Saturday, April 01, 2006

From the fringes of quantum physics and relativity theory comes Bob Lazaar, an interesting man who claims to have worked on UFO's at Area 51. Tonight on coast to coast AM, the show will be guest hosted by George Knapp, a TV reporter who broke the Bob Lazaar story several years ago.
Lazaar is a very well spoken and charismatic man, but his story doesn't add up. I am not even talking about his wild claim to have worked on UFO's and "antigravity" propulsion at Area 51. Let's just start with his basic storyline.
He claims to be a physicist that worked at several places where a clearance is required, including Los Alamos and Area 51. I don't recall where he claimed to have gone to school, it might have been Cal Tech or MIT, but something that stood out for me was he claimed not to recall any professors names.
Anyone who has gotten a technical degree will recognize this claim as absurd. Students in math, physics and engineering run into hard professors and nutty professors, and good professors that just downright torture you during the semester. At least some of the names of these professors stick to you like glue throughout your life and its something that binds you to your fellow students at the institution where you got your degree. So when I heard Lazaar make this statement it struck me as odd to say the least.

Then there is the problem of his academic record. As I recall he claimed to have an advanced degree in physics yet there was no record of him having attended any of these prestigious instituions. This was explained by the claim that the CIA wiped out his record or something like that.

It has also been difficult to verify his work record. The sole evidence he worked at Los Alamos is a single paystub for a 2 week period where he worked as a technician. Again, I believe this is explained away by the vast powers in the CIA wiping out his record.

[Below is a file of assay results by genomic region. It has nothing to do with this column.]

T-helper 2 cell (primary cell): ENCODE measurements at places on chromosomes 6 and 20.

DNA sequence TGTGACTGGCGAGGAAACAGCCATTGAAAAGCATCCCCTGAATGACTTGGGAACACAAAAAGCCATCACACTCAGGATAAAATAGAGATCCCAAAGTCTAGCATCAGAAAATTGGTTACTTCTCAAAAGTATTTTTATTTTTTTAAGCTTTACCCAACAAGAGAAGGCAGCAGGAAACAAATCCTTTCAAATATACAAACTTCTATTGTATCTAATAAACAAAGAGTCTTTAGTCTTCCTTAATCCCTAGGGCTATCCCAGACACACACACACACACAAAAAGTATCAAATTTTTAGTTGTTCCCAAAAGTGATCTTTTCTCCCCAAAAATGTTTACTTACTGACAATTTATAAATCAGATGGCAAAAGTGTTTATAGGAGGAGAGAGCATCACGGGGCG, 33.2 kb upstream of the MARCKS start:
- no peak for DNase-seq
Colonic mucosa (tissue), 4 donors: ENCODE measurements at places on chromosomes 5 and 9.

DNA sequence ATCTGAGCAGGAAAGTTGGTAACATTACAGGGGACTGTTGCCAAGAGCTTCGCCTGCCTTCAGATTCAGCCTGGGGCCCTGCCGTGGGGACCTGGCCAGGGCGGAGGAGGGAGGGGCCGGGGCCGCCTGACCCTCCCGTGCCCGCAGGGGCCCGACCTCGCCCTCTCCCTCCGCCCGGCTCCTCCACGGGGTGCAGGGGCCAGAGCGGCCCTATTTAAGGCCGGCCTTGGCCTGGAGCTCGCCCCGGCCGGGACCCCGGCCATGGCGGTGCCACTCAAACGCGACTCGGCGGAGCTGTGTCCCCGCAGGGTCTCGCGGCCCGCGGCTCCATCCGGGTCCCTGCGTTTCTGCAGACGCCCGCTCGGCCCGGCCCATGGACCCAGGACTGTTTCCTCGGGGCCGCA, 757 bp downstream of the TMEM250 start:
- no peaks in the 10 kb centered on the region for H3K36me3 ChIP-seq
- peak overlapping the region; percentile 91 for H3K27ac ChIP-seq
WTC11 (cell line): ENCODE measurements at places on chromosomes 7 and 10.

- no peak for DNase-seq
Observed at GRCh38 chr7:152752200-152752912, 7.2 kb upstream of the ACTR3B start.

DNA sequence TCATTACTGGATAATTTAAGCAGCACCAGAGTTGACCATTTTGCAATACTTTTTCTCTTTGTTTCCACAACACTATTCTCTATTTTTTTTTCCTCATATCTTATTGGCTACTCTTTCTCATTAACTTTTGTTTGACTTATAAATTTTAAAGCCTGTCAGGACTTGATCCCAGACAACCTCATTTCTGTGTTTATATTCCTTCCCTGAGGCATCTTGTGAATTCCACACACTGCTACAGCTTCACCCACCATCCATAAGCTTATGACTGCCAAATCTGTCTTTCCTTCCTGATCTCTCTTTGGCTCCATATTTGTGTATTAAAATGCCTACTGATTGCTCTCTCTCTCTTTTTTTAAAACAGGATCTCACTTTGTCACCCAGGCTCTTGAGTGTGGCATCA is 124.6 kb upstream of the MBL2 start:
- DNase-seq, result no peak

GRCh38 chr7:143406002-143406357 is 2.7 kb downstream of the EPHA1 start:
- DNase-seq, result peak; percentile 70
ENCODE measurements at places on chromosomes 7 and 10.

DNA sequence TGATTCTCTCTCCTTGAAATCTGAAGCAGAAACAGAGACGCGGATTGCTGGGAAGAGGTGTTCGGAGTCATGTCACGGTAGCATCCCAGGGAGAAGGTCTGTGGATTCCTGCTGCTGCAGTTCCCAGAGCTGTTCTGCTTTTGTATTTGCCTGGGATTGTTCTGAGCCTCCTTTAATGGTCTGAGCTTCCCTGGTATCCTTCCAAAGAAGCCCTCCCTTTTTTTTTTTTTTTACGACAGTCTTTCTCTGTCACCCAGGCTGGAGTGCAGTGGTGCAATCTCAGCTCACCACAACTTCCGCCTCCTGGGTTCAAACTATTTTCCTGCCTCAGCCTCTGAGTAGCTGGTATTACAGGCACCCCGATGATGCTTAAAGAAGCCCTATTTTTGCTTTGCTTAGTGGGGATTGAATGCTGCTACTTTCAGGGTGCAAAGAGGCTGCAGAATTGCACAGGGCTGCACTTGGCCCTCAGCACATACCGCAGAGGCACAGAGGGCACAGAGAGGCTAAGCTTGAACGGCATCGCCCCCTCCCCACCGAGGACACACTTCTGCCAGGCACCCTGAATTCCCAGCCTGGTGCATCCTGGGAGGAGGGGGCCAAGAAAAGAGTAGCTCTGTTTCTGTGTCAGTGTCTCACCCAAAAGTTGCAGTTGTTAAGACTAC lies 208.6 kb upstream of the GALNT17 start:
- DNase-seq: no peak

Anyone who believes the CIA or any government entity is that powerful or that places like Los Alamos are that secretive has been spending too much time watching television! The fact is its no secret who works at Los Alamos or any other government lab. The only things that are secret are the details of the project they work on. Its easy to find out that Joe Schmo works at X national lab in department Y. To me, the fact that no such record exists for Lazaar indicates that at best he worked as a temp here and there doing contract work. He was not some top scientist that would be called upon in the extremely unlikely event that they needed someone to "reverse engineer" a UFO. In a nutshell, I basically don't buy into Lazaar or his crazy story.

If anything, the Lazaar phenomenon is an interesting study in human behavior and our wish to live in a universe inhabited by aliens. Despite my skepticism I find the story interesting and intend to tune in at least part of the evening to George Knapp on Coast to Coast AM tonight.